This post is getting pretty long, and I think I’ve covered the key points, so I’m going to wrap it up. Hopefully this serves as a basic reference guide for why fetchlands are worth being excited about.  If anyone has any questions or comments, don’t hesitate to reply or reblog. Thanks for reading!

Tagged: MtGmagic the gatheringfetch landsonslaughtZendikargood cards

1st September 2014

Question reblogged from MTG-Spot with 10 notes

Anonymous said: What are your opinions on these newish fetch lands that are coming out in khans of Tarkir? What are the advantages and disadvantages to them in your opinion?

mtg-spot:

Let me start off by saying that I am by no means a professional player (I’m barely involved in competitive play.) I haven’t been playing Magic long enough to play with fetchlands before, so I’ve never seen the benefits firsthand, but the Magic community is absolutely in love with them, so there’s gotta be something going for them. As far as advantages go, you get to grab a land that you need (which thins out your deck, in turn, helping you avoid drawing mana you don’t need mid and late range) and it comes in untapped, which is the main advantage over things like Evolving Wilds. The obvious disadvantage is the paying 1 life part, but that’s hardly a disadvantage. Life total, like cards in your deck, is a helpful resource, and you shouldn’t shy away from utilizing it. Other than that, the only disadvantage is the restrictive price. Even these reprints are 20-plus dollars on StarCity already. 

Hope that was a good answer, and thanks for the question!

The important thing about fetchlands is how they interact with duals that have basic land subtypes, such as shocklands and the original duals. Every fetchland in your deck is essentially an extra copy of each dual that it can grab for you, which is important for decks that require a lot of flexible mana.

31st August 2014

Photoset reblogged from EDH talk with 38 notes

magic-edh-talk:

Narset, Enlightened Master (I’m damn glad I waited)

Here we have basically the next Zur the Enchanter who enchants. This card is incredibly powerful, especially in this format. Now, ignore the fact that she will permanently exile creatures and lands off the top of your library and focus on the sheer power she will give you. A free time stretch is too much to deal with, and all she has to do is attack? This is awesome! Pay kickers without the original CMC, copy spells pretty much for free, shuffle your library any time you feel with things like Archangels light (not shown) so that you never mill.

Let’s also talk about the fact that she will put enchantments and planeswalkers straight into play without having to make you pay for the (Sorry, no Bolas) which can be a huge advantage. Get two turns and a Venser onto the field, you’re almost guaranteed that you can pop his ultimate whenever you want. 

Next let’s talk about evasion. 6 CMC for a 3/2 (even with hexproof) leaves Narset a huge and easy target. To activate her ability you do have to attack so let’s take her out of combat upon her ability resolving. We can do this with Reconnaissance or a Sundial of the Infinite (not shown) but the Recon is much more recommended. This nifty little shi.. er card, is easy to get at a CMC of one, can be pulled onto the field by our commander and pulls any of your creatures you don’t want out of combat FOR FREE. So, attack all you want with her. She’ll never die.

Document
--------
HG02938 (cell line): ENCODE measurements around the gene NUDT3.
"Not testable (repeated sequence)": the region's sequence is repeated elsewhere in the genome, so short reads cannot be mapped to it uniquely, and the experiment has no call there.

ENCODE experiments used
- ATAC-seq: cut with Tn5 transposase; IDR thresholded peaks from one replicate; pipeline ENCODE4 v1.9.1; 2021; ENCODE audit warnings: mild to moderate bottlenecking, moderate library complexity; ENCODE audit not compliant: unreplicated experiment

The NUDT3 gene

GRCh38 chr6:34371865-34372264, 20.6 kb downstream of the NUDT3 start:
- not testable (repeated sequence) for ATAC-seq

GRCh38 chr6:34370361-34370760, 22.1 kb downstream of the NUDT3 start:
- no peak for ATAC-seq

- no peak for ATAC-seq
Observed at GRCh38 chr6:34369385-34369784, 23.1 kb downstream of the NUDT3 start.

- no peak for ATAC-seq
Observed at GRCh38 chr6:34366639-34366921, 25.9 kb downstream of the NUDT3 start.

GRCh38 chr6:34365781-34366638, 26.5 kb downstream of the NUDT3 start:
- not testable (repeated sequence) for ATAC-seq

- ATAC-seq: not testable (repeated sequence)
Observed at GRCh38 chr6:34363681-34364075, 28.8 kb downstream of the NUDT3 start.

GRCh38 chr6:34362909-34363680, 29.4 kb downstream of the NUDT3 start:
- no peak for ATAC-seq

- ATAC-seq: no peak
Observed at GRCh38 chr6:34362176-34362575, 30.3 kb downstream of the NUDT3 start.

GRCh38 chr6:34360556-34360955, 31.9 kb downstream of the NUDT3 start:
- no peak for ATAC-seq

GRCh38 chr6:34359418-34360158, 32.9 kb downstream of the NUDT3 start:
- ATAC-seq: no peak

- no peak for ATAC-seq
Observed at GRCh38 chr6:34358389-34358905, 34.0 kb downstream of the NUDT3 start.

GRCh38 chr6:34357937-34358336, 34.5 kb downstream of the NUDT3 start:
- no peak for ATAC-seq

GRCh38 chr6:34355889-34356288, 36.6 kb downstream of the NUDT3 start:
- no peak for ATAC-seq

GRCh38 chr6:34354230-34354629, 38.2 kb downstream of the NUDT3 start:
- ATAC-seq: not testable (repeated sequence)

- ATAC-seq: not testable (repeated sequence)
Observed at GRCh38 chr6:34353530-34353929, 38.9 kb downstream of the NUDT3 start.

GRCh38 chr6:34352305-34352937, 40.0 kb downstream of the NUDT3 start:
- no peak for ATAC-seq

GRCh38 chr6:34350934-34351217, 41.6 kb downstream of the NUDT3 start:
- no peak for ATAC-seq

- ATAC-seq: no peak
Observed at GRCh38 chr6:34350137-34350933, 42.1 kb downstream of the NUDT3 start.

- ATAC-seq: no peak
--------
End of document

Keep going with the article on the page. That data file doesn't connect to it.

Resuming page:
Let’s talk about creatures in this deck. Firstly, yes, they are necessary. We can also make m very effective for when they do get out. Firstly, let’s talk about scrying. If you throw a prognostic sphinx in this bad boy, you will exile a hell of a lot less creatures permanently. (or at least the ones you REALLYYYYY want to keep) Also, you can use wonderful cards like misthollow griffin, who doesn’t give a single f*ck about being in exile. 

The other thing about creatures in this deck is that they will really have to pull their weight for when they do get out. If you put a lot of pricey draw spells, niv mizzle the fire mizzle (niv mizzet) will do a lot if you get him out. Need a lot of sorceries cast right as you attack? try a hypersonic dragon. Just remember that no creature should be the sole star of this deck aside from Narset. 

That’s all for now! Have fun with your damn fetch lands.

I didn’t know about Reconnaissance. I’ll have to pick one up for Kaalia.

31st August 2014

Post with 1 note

Bets that fall 2015 is a return to Zendikar?

31st August 2014

Photo reblogged from MTG Talk with 107 notes

mtg-talk:

Take this one with a grain of salt since I couldn’t find a source, but as a card it seems legit enough.
Looks like Khans might be shaping up to be Zendikar 2: Everyone is Concerned.
Edit: Nevermind, looks like it’s real! Awesome!

Looks like Lord of Innistrad got … revamped. 


I’m sorry.

mtg-talk:

Take this one with a grain of salt since I couldn’t find a source, but as a card it seems legit enough.

Looks like Khans might be shaping up to be Zendikar 2: Everyone is Concerned.

Edit: Nevermind, looks like it’s real! Awesome!

Looks like Lord of Innistrad got … revamped.

I’m sorry.

31st August 2014

Post with 1 note

Suddenly my dash was very nsfw.